6 NOVEMBER 2012 | KANDAHAR, AFGHANISTAN
Each year hundreds of Afghan women are widowed because of the conflict. Without the income of male relatives they and their children often face a bleak future.
4 NOVEMBER 2012 | KANDAHAR, AFGHANISTAN
2 NOVEMBER 2011 | BALKH, AFGHANISTAN
Serving sweet candies with tea in social gatherings or in other occasions is a common practice in Afghanistan. These colorful delights are usually imported from other countries despite the potential to produce them locally. However, some firms, like the Shadmehr Candy Production Company in Mazar-i Sharif, have started producing candies locally.
1 NOVEMBER 2012 | HERAT, AFGHANISTAN
During a recent “Youth and Municipality” seminar in Herat’s Mahjooba Herawi Girls High School students listened attentively as Herat’s Revenue Manager, Provincial Environment Director and Administration Director discussed municipal budget and GIRoA’s approach to environmental issues. Following the presentations, Administration Director Abdul Ahmad Khan opened the floor to questions.
30 OCTOBER 2012 | SAR-E-PUL, AFGHANISTAN
Sayid Hamrah fled Pesta Mazar Village, Sar-e-Pul Province to Iran from the Taliban. “They killed my brother in-law and looted my harvest including 700 kg of wheat and barley,” said Hamrah.
29 OCTOBER 2012 | BADAKHSHAN, AFGHANISTAN
Afghanistan’s first advanced search-and-rescue team (SART) went into service in Badakhshan recently. The team was trained and equipped under USAID OFDA’s Disaster Risk Reduction project.
The SART consists of 24 volunteers, including 10 women, from Badakshan-a province highly vulnerable to natural disaster, including earthquakes, landslides, floods, and other hazards.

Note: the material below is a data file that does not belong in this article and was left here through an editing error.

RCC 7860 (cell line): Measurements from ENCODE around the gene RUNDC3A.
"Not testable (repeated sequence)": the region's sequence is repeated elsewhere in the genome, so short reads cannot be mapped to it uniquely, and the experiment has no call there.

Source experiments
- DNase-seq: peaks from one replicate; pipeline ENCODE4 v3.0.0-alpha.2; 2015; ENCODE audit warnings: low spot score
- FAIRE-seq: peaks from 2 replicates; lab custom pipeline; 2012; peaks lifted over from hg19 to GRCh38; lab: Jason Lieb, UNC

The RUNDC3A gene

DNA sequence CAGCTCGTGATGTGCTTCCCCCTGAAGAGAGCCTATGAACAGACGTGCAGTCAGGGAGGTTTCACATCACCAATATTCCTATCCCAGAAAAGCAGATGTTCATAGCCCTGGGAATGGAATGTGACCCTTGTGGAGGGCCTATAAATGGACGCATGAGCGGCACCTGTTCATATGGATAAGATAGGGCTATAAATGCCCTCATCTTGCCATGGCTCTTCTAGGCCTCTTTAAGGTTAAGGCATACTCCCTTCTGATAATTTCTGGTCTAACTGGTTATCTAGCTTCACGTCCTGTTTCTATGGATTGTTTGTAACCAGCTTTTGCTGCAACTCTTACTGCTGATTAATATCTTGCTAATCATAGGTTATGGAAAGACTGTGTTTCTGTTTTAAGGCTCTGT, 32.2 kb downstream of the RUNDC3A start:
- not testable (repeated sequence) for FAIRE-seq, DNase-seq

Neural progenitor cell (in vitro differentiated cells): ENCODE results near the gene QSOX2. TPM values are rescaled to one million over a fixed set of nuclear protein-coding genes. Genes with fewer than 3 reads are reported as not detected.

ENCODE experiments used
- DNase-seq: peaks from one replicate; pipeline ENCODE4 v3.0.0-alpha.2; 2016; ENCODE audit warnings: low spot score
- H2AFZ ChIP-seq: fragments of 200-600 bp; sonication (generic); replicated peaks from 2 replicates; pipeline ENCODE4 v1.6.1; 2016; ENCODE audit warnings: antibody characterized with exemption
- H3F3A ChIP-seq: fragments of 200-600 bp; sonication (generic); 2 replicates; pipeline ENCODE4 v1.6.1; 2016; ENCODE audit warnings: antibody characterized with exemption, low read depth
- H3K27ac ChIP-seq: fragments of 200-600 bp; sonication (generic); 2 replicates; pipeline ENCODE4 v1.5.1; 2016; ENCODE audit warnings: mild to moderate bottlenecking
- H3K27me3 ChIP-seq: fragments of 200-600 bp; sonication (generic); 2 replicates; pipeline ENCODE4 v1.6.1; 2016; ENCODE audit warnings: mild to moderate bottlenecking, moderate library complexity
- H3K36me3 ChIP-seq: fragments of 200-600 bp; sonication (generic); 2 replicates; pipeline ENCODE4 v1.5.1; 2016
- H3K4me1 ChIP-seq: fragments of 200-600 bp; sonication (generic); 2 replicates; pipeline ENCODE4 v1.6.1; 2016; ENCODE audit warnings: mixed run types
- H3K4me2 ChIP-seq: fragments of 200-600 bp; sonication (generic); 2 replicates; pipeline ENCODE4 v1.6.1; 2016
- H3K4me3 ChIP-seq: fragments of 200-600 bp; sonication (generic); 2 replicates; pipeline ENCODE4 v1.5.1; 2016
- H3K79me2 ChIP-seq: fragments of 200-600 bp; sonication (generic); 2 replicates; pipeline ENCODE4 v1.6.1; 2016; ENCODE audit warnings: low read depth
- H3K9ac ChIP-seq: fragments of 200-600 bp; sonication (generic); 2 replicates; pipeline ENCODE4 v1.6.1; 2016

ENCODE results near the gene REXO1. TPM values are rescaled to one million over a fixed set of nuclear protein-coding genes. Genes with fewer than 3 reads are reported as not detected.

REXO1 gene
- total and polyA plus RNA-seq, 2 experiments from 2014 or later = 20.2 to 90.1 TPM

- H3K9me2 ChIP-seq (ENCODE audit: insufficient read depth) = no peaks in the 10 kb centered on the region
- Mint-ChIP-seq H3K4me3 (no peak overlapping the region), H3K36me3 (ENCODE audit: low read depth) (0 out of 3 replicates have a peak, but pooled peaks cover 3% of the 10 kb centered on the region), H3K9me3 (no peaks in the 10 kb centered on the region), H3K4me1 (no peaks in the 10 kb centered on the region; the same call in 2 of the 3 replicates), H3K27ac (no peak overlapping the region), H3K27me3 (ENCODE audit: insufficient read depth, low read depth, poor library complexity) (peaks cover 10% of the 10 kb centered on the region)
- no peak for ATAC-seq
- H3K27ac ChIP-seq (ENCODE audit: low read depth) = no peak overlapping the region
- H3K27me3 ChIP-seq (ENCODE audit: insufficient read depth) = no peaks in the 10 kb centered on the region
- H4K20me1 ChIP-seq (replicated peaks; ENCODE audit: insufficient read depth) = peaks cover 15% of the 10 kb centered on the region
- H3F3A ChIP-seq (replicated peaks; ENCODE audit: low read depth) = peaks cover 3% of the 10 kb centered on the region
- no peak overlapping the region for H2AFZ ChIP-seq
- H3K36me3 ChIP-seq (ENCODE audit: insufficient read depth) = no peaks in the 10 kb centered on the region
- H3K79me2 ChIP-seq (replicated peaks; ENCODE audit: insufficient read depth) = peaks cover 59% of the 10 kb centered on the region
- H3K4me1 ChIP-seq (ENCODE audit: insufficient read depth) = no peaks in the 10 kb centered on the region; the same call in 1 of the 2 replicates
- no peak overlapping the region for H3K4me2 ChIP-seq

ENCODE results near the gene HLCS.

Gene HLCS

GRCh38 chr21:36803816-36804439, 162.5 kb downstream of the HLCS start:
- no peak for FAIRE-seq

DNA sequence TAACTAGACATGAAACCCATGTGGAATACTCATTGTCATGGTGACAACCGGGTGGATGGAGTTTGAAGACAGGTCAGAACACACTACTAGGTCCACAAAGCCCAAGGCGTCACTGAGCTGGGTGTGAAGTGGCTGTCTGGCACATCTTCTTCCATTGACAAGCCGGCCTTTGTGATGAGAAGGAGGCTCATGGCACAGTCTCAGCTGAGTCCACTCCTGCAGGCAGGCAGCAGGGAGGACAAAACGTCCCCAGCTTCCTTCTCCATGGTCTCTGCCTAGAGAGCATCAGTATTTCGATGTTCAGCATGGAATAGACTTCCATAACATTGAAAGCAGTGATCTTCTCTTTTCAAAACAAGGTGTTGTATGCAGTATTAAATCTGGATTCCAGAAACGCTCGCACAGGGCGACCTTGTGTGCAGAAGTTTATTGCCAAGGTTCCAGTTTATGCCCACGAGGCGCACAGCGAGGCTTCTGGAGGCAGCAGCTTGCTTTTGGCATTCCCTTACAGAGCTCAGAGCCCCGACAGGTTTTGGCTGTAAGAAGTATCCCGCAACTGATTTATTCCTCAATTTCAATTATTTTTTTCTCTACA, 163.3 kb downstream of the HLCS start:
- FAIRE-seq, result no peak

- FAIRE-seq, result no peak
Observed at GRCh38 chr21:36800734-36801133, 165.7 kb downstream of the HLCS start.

24 OCTOBER 2012 | KANDAHAR, AFGHANISTAN
Wakeels are unpaid elected community-level representatives who act as liaisons between constituents and the municipal office, in Kandahar City. They promote the interests and needs of their communities and function as community advocates.
22 OCTOBER 2012 | KABUL, AFGHANISTAN
Humira is a graduate of the Turquoise Mountain Institute for Afghan Arts and Architecture in Kabul and she now teaches at its calligraphy and miniature painting school. She says it’s a dream come true. “I joined the school because of my special interest in sustaining our traditional art, which is diminishing because of decades of war. Enrolling helped me learn the art of my passion.”
21 OCTOBER 2012 | GHAZNI, AFGHANISTAN
“We had no water— none. When the rains came, the water would get trapped in the canal sediment or flood the village,” recounts Mohammed Razik, a Qalatee elder. Located on the outskirts of the capital of Ghazni Province, Qalatee is a rural village of over 15,000 inhabitants who rely on agriculture and animal husbandry for sustenance and economic support.
Last updated: January 08, 2014